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Discussion Starter · #1 ·
I'm thinking about making a drum sander to help with thicknessing instrument backs and tops.

I see some people say a manual feed is bad as if you slow down /stop it will create a groove. I don't really understand why this would happen though, isn't the concept that the sandpaper can only reach down to the depth you want to achieve?

Also can anyone tell me how much faster I could expect a drum sander to work for me than hand planing? I do re sawing myself so it's not like i'm working with material that's already close to its final thickness, I sometimes might get stock thats 6-7mm than I need to reduce to 3.5. Hand planing seems to take a long time.

I don't think id have a problem with using something like 60 grit and then manual sanding or planing with smoother to get the final smoothness.


Thanks
 

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Not a good idea if you are making a drum sander where the drum is above the table. You will get a very uneven surface. :thumbdown:

The above the table drum sander applies pressure on the wood. If the feed rate is not exactly consistent you will get more sanding in the areas where the drum has more rotations.

I have a Performax 16/32 drum sander and have experienced this issue is the feed belt slips underneath the wood.

If you make a below the table drum sander, like the FlatMaster, this can work, since the drum does not apply pressure on the wood. I have a 30in unit.

A recent thread with a review of a 24in unit.
http://www.woodworkingtalk.com/f24/24-inch-flatmaster-v-drum-sander-58966/

I do not know if the kits are available in the UK.

I would not recommend a FlatMaster drum sander for the thin pieces you need for your instruments.

A normal above the table drum sander can do thin pieces, perhaps 1/8in if you use a sled to hold the wood to prevent the feed belt from touching the drum which will wear out the abrasive on the feed belt in a few seconds. I experienced this issue.
 

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Discussion Starter · #3 ·
Thanks.

The above the table drum sander applies pressure on the wood. If the feed rate is not exactly consistent you will get more sanding in the areas where the drum has more rotations.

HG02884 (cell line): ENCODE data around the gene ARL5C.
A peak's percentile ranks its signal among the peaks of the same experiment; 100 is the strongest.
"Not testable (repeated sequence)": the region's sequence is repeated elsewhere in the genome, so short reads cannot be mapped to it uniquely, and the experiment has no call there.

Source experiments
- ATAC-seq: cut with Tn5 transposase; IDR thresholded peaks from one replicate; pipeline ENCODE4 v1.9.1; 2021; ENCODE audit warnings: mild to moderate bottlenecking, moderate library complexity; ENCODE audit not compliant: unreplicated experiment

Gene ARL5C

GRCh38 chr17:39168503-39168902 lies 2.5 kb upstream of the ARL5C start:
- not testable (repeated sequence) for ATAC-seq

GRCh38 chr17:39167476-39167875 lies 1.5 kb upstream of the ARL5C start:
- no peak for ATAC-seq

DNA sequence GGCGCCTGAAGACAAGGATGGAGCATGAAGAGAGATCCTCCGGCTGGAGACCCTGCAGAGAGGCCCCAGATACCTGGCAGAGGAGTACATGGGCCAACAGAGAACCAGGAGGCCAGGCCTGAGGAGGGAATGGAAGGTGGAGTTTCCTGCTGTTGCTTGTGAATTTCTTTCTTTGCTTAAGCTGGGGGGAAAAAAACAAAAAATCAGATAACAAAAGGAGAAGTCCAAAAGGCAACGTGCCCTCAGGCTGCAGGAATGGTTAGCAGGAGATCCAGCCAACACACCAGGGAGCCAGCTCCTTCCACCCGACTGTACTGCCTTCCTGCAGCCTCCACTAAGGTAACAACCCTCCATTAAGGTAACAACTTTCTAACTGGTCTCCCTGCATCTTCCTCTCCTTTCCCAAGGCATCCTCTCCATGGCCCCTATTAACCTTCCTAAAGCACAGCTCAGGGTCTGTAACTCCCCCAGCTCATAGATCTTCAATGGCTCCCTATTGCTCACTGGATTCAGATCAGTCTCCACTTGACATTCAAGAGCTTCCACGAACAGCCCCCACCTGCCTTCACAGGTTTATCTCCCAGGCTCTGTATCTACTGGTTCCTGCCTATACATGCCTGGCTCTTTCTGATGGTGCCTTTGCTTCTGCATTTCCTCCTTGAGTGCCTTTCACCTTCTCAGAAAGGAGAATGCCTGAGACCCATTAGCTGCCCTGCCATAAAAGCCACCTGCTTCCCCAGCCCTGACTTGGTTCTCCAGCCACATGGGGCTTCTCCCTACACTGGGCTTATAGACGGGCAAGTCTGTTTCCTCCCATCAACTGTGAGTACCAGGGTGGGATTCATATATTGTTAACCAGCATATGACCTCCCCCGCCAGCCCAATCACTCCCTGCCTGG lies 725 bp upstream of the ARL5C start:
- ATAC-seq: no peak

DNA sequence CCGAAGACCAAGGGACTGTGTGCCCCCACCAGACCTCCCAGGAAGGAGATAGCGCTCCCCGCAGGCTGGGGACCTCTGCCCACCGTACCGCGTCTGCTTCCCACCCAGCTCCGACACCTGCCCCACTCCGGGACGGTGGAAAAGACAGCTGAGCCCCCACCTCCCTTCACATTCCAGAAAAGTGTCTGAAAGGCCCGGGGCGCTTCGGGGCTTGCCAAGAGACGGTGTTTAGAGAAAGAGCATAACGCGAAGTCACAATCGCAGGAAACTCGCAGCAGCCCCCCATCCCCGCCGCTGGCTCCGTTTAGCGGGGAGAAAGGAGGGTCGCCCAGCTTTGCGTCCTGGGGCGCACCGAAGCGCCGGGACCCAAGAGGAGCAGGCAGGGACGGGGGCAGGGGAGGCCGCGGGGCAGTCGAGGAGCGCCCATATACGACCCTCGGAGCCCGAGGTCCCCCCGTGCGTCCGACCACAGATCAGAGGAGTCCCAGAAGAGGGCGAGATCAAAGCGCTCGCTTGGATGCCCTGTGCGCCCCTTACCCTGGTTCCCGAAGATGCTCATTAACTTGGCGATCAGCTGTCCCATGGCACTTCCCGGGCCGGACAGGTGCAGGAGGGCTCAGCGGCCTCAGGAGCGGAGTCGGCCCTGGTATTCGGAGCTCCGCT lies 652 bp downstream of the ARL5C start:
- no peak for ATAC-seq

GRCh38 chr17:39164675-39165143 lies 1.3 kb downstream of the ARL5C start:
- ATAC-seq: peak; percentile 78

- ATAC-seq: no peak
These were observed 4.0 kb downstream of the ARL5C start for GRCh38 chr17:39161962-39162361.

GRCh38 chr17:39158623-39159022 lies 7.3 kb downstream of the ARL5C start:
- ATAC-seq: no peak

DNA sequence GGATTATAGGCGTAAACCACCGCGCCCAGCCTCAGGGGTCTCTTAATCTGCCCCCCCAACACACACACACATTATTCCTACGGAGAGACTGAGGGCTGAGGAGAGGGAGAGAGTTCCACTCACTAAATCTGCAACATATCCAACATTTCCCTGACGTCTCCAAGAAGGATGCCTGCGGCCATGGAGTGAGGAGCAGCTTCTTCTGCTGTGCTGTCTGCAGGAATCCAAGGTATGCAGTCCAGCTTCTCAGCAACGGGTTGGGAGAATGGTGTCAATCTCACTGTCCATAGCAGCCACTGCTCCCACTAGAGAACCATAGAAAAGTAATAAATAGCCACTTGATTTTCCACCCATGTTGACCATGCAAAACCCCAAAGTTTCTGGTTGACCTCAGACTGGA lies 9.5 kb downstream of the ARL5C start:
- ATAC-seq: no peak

This bit I don't quite understand. Isn't the goal to have the sander sand as much material as it can without the table height being raised? Thereby creating a uniform thickness which = the distance from the table to the sanding drum?

I'm sure you're right in what you say but why does stopping the material being sanded have any influence over the distance being sanding i.e. the distance from table sanding drum? Maybe I have the wrong idea of how this all works.
 

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I'm sure you're right in what you say but why does stopping the material being sanded have any influence over the distance being sanding i.e. the distance from table sanding drum? Maybe I have the wrong idea of how this all works.
I know what happens when the wood slows down or stops. If the wood stops, you will get a deep ridge in the wood from the drum.

The drum applies pressure on the piece since the distance between the drum and the table is less than the thickness of the wood for a given pass.

When the wood is moving the drum does not take off all the potential wood from the pass. When the wood stops, the drum is able to take off more of the wood.

Build you drum sander with manual feed and you will observe the situation in a single pass.
 

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Discussion Starter · #5 ·
I think I will probably build a conveyor in now. Probably powered by hand crank and then upgraded later on.

When the wood is moving the drum does not take off all the potential wood from the pass. When the wood stops, the drum is able to take off more of the wood.
What if you were to run the piece through again after you'd made the ridge, would it not eventually flatten out to one consistent thickness?
 

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What if you were to run the piece through again after you'd made the ridge, would it not eventually flatten out to one consistent thickness?
Sounds easier than it has been in my experience. When I have ended up with a ridge, I had to take off more wood to get the surface somewhat even.
 

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For what you are trying to do I would build a Flatmaster style sander with the side wings from Stockroom Supply. The wings will allow you to apply a light even pressure as you push the projects through, which will keep the thin pieces from flexing so they will come out flat. One of the problems with regular drum sanders and thinner pieces of wood, is the wood flexes from the pressure and, if the piece is not flat, it will come out exactly the same way, not flat. With the Flatmasterlight, using light pressure, the piece doesn't flex but it will still sand when you push it through, so it will end up sanded flat. That's why they call it the Flatmaster. The Flatmaster is not good for everything you will sand but if you want to sand pieces and have them come out flat, it does a great job.
 
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